HARRISBURG – Senator Doug Mastriano (PA-33) officially introduced legislation to ensure patients can easily access early treatment drugs following prescription from a licensed provider.
Despite a record of success in other parts of the world, it is increasingly difficult for a patient in Pennsylvania to obtain early treatment off-label drugs such as Fluvoxamine, Hydroxychloroquine, and Ivermectin following prescription from a provider. Senator Mastriano’s office heard from many constituents who have been encountering pharmacies that refuse to dispense these drugs even with a valid prescription note from a doctor.
SB 1091 will allow physicians and pharmacists to prescribe and dispense drugs already approved by the FDA for off-label use in the treatment or prevention of COVID, without penalty from licensing boards. The bill will also clarify that a pharmacy may not decline to fill a prescription of a COVID early treatment drug based solely on their opinion of the drug.
The legislation closely mirrors HB 1741 which was introduced by Rep. Dawn Keefer in the House of Representatives.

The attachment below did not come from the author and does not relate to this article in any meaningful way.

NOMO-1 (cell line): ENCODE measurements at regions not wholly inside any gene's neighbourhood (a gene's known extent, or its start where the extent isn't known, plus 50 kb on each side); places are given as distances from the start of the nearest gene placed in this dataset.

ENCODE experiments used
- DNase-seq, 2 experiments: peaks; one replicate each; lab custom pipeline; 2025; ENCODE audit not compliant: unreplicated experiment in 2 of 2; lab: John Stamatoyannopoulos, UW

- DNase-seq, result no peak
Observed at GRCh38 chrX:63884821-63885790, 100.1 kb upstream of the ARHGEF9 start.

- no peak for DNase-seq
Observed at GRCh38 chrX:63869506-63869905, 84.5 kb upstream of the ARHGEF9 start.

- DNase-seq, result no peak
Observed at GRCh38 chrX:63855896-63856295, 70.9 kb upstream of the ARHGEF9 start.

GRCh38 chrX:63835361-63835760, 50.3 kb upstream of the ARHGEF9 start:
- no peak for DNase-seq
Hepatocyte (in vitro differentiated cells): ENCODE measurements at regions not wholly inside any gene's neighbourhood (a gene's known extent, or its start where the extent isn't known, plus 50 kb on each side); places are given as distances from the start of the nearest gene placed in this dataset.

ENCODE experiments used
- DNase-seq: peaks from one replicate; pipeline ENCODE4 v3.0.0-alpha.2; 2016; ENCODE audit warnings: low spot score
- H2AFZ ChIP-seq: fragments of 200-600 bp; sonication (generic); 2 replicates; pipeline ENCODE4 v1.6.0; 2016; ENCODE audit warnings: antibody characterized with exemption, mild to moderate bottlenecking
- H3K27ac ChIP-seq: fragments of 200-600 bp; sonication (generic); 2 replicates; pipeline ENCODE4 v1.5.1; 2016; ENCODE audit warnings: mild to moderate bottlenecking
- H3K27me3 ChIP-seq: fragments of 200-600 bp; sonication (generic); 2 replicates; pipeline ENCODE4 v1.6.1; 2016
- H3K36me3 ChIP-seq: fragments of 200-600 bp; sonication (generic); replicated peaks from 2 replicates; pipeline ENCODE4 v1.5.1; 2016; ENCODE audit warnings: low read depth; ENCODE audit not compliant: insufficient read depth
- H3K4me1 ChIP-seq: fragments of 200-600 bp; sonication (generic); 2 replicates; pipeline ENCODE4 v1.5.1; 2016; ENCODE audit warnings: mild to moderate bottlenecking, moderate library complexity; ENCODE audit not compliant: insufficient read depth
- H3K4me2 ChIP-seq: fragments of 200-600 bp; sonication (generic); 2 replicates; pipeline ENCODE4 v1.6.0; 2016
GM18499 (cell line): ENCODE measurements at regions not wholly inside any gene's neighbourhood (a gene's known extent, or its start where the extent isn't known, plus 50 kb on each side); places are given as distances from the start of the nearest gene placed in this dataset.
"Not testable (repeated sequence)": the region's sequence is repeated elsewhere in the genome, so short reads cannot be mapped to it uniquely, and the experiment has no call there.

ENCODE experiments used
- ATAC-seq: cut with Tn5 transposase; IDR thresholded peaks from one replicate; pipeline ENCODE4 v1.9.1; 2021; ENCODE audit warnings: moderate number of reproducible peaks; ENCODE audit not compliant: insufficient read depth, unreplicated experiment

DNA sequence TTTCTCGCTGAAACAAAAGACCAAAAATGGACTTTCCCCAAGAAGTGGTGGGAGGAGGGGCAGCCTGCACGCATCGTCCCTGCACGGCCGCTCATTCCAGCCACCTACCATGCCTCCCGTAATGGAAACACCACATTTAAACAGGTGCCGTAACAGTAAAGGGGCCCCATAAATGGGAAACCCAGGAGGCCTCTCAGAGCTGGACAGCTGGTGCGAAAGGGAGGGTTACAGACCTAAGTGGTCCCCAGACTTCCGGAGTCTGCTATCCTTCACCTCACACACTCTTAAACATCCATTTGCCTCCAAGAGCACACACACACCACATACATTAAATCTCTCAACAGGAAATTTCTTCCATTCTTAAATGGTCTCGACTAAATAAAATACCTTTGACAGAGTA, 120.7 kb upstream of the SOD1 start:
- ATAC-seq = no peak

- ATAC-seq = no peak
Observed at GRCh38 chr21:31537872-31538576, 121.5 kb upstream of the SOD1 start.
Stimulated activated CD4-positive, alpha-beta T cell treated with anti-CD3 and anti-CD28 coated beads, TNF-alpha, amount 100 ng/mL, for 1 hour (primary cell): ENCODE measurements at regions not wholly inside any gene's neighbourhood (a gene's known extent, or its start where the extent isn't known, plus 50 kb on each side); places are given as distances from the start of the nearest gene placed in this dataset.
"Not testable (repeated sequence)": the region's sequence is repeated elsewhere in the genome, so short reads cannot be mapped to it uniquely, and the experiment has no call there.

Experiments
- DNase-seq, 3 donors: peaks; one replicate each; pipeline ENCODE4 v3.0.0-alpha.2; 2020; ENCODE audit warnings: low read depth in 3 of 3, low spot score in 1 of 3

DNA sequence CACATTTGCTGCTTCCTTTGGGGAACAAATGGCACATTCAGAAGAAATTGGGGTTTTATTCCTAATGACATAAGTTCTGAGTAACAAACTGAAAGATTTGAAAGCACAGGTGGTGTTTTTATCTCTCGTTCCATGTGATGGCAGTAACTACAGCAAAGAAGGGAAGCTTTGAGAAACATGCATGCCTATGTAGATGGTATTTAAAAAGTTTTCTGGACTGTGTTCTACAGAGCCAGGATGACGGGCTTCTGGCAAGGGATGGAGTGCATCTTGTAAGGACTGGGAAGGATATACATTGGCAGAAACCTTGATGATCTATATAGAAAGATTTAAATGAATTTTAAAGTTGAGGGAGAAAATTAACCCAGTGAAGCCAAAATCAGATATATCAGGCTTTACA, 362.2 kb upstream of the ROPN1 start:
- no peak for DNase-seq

“Studies from across the globe have increasingly shown that the use of off-label FDA approved medications in the early or preventative stages of COVID infection significantly lowers the chance of hospitalization and death,” said Senator Mastriano. “A peer reviewed study by the International Journal of Antimicrobial Agents found that an early treatment drug combination (hydroxychloroquine and azithromycin) decreased hospitalizations by 84% and resulted in a five-fold reduction in death. Another peer reviewed study conducted by physicians in Brazil found that those who took Ivermectin (compared to those who did not) had a 56% reduction in hospitalization and a 68% reduction in death. Sadly, politics, bureaucracy, and profit margin motivations are pressuring doctors and pharmacists to reject the use of proven off-label drugs. It’s time for the legislature to step in and ensure that all COVID early treatment options are on the table.”
SB 1091 has been referred to the Senate Health and Human Services Committee for consideration.